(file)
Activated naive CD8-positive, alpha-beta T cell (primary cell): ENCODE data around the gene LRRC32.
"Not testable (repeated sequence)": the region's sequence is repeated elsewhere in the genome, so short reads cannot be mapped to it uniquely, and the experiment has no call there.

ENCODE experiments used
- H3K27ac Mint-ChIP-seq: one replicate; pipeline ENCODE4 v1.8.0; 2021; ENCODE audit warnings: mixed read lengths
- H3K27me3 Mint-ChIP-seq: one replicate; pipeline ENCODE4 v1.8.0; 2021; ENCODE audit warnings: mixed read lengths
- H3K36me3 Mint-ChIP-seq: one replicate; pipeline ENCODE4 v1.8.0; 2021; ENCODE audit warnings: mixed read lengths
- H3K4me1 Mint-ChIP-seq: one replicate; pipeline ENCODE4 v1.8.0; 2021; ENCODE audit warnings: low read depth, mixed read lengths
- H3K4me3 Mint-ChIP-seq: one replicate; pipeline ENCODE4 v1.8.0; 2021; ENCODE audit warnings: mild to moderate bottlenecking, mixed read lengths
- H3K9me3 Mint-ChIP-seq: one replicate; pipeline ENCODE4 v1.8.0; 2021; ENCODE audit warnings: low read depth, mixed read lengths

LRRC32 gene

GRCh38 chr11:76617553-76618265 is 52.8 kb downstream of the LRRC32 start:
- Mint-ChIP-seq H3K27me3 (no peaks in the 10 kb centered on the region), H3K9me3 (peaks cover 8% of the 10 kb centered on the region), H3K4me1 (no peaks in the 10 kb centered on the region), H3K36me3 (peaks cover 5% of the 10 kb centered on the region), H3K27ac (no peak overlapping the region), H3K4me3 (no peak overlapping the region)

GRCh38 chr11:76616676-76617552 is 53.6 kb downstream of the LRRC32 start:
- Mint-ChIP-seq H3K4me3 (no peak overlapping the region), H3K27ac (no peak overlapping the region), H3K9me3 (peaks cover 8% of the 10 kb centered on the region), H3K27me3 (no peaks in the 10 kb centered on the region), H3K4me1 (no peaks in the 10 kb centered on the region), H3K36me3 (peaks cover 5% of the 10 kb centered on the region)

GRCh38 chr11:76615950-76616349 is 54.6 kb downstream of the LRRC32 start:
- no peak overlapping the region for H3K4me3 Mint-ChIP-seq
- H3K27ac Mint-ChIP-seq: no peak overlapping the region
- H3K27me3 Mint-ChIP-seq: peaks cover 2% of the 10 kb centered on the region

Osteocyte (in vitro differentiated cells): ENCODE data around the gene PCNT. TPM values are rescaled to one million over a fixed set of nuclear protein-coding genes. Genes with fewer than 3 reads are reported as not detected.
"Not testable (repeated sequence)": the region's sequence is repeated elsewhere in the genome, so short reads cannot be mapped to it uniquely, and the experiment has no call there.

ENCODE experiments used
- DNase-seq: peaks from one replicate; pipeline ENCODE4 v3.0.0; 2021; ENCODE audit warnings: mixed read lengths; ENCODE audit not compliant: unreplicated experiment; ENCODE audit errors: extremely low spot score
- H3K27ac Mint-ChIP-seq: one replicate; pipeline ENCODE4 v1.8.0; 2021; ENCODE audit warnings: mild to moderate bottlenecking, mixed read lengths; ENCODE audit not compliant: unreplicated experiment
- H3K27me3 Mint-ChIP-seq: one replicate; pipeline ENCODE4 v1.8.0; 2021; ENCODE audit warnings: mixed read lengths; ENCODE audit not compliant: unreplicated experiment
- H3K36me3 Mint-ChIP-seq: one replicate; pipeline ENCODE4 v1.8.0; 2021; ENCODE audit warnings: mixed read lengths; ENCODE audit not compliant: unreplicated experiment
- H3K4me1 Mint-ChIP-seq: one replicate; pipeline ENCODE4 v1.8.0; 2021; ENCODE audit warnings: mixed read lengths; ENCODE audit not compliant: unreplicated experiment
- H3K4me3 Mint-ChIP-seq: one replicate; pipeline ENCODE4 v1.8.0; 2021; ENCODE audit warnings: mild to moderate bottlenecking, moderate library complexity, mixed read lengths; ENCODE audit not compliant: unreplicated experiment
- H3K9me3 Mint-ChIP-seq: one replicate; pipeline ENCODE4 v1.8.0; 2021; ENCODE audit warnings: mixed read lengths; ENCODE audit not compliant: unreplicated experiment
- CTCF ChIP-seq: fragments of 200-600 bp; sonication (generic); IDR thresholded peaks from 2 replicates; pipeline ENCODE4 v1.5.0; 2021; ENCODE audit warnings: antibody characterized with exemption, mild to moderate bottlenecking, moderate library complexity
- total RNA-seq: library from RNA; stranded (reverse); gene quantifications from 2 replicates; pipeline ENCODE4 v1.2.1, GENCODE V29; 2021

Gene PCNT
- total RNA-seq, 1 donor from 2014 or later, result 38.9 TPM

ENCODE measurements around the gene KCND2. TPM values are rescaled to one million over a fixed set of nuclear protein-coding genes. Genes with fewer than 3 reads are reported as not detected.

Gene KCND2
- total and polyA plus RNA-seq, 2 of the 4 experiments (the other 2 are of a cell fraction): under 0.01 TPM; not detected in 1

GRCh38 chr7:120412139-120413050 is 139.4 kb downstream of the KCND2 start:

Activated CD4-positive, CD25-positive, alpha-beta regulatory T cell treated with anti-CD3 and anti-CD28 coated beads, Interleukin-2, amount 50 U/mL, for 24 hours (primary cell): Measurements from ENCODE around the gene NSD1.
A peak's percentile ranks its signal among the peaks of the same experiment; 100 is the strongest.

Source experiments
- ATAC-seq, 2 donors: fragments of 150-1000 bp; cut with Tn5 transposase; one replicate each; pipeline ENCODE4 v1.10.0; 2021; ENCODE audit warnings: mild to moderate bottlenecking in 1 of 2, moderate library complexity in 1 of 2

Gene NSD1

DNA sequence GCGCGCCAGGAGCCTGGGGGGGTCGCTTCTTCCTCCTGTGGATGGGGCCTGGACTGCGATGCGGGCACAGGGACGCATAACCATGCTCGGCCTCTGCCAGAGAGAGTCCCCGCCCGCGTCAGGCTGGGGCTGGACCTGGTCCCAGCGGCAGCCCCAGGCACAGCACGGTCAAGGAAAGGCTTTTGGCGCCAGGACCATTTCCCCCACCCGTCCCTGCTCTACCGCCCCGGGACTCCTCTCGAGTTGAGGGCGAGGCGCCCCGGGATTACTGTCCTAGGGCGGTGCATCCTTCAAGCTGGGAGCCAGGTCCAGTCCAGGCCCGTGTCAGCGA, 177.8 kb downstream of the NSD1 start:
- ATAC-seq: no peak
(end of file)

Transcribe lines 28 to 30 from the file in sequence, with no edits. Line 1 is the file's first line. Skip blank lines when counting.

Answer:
- H3K9me3 Mint-ChIP-seq: one replicate; pipeline ENCODE4 v1.8.0; 2021; ENCODE audit warnings: mixed read lengths; ENCODE audit not compliant: unreplicated experiment
- CTCF ChIP-seq: fragments of 200-600 bp; sonication (generic); IDR thresholded peaks from 2 replicates; pipeline ENCODE4 v1.5.0; 2021; ENCODE audit warnings: antibody characterized with exemption, mild to moderate bottlenecking, moderate library complexity
- total RNA-seq: library from RNA; stranded (reverse); gene quantifications from 2 replicates; pipeline ENCODE4 v1.2.1, GENCODE V29; 2021